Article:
I've been trying to get my hands on a Nokia N900 unit for quite sometime now as many of you have been sending TechPinas quite interesting inquiries regarding the phone.
Thankfully, Nokia Philippines sent TP an actual retail unit yesterday -- prompting me to start drafting the intro to my full review. (Thank you so much, Nokia!) If you already have N900 and you want to know how to maximize its potential or if you're currently eyeing to buy your unit, I hope you find my thoughts on the device helpful when I publish my review by early next week.
That's right. We now have Nokia's flagship device, the Maemo-powered Nokia N900, to work and play with!
NOTE: Nokia N900 is currently available in the Philippines with an official SRP of Php 29,990.
Considering that there are a whole lot of things you can do on this slate of a handset - even all at the same time, if you wish so - expect a lot of TP entries and updates on our new phone in the coming months.
But in the meantime, in line with the tech-blog tradition of making gadget-unboxing a whole separate ceremonious event in itself, here are the absolutely necessary Nokia N900 unboxing photos:
Perhaps in line with Nokia's efforts to be a more environmentally-friendly company, despite being a flagship release, Nokia N900 comes with a very simple and quite small packaging -- translating to a smaller carbon footprint. It's so simple, it only has this embossed image of the N900 handset as decoration or accent on the box lid.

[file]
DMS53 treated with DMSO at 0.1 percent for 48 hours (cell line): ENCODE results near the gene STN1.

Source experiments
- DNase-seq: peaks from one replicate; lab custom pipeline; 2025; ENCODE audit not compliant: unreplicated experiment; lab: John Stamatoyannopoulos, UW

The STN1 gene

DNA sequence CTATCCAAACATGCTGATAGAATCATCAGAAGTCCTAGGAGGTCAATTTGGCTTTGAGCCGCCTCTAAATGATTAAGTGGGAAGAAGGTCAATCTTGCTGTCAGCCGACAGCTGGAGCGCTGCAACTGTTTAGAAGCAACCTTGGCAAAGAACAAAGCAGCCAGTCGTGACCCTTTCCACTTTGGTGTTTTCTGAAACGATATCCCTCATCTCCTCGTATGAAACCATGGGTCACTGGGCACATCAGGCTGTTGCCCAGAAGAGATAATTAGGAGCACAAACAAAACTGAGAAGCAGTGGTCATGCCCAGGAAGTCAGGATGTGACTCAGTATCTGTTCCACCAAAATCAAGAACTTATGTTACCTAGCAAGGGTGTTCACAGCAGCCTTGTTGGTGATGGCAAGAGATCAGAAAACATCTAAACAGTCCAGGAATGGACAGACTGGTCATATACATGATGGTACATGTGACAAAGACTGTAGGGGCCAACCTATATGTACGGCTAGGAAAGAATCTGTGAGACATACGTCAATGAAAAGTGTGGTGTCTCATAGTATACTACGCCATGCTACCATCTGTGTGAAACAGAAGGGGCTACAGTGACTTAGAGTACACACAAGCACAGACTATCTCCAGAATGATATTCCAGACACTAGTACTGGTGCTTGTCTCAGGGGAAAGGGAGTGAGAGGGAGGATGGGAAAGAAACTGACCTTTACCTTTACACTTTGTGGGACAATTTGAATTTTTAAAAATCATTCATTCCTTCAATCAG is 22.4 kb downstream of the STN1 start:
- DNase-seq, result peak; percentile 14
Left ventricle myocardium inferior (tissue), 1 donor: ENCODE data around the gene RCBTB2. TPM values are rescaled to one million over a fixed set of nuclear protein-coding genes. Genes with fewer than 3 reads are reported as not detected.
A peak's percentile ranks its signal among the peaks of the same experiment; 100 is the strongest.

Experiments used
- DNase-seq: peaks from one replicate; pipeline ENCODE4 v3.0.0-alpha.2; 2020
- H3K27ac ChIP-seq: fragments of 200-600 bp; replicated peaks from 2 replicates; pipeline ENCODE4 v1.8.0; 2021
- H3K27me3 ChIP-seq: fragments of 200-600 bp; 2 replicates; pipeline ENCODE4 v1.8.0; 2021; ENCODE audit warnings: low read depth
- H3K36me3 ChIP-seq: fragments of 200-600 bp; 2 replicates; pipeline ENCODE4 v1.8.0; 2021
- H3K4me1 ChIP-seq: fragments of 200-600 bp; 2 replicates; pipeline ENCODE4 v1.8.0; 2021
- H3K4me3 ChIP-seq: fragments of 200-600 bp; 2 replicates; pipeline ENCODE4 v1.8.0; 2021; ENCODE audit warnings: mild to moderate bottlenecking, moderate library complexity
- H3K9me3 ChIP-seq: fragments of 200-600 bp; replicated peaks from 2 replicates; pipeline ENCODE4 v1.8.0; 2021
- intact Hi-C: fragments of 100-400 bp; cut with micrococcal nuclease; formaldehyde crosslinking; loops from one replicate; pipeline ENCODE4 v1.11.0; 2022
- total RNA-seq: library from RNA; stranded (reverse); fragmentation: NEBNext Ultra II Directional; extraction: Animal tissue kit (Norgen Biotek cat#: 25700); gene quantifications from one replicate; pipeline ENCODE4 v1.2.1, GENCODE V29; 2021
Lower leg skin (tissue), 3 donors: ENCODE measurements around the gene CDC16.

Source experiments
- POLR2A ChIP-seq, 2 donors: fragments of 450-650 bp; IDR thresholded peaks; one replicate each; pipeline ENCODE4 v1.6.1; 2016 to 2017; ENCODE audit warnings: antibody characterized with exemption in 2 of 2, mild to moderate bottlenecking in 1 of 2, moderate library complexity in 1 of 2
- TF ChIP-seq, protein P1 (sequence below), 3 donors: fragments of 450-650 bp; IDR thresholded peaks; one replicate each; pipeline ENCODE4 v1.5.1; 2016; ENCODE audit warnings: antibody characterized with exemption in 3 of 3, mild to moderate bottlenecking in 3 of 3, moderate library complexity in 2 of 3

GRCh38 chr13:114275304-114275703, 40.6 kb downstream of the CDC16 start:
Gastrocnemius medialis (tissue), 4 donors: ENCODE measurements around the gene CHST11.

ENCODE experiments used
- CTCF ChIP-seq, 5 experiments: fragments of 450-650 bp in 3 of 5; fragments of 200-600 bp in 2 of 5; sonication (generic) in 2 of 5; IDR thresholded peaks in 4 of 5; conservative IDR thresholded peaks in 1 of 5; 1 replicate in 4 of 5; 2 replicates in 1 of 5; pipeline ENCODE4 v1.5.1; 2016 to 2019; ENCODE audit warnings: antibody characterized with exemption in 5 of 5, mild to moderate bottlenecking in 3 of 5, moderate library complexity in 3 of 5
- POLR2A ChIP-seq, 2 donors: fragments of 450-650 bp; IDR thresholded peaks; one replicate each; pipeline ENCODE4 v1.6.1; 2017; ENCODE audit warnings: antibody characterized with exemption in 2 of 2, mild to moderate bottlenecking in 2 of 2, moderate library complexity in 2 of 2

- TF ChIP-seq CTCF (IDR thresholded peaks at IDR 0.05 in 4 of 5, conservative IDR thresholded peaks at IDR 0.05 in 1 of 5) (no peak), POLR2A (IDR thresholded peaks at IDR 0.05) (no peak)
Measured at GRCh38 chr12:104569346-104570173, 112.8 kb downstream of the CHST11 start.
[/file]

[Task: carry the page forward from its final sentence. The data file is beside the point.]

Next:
Fresh out of the box, the N900 unit has this black sticker covering the resistive touchscreen.
I'm sure Tree-huggers will love the fact that all plastics used in the N900 packaging are made of recycled stuff.
Nokia N900 in the Philippines ships with these accessories:
Nokia High-Efficiency Charger AC-10U:
Nokia Stereo Headset WH-205:
Nokia Video-out Cable CA-75U:
USB Data Cable:
BL-5J 1320 mAh Battery:
Manual, which is noticeably thinner compared to manuals of almost all other Nokia N-series phones that preceded it. Again, less carbon footprint ~ Another one for nature.
Service Card and Warranty Information:
Recycled Plastics again. Nice.
Notice that there's this metallic strip on top of the black sticker that's supposedly there to help in peeling off the sticker. Don't hold your breath that will actually work.
Here's how you peel the black sticker to expose the touchscreen: You choose a corner and ever-carefully pick at it until the sticker becomes loose. It actually comes off very easily.
There you go. :) Again, please stay tuned for my detailed review on the Nokia N900 hardware and its Maemo operating system.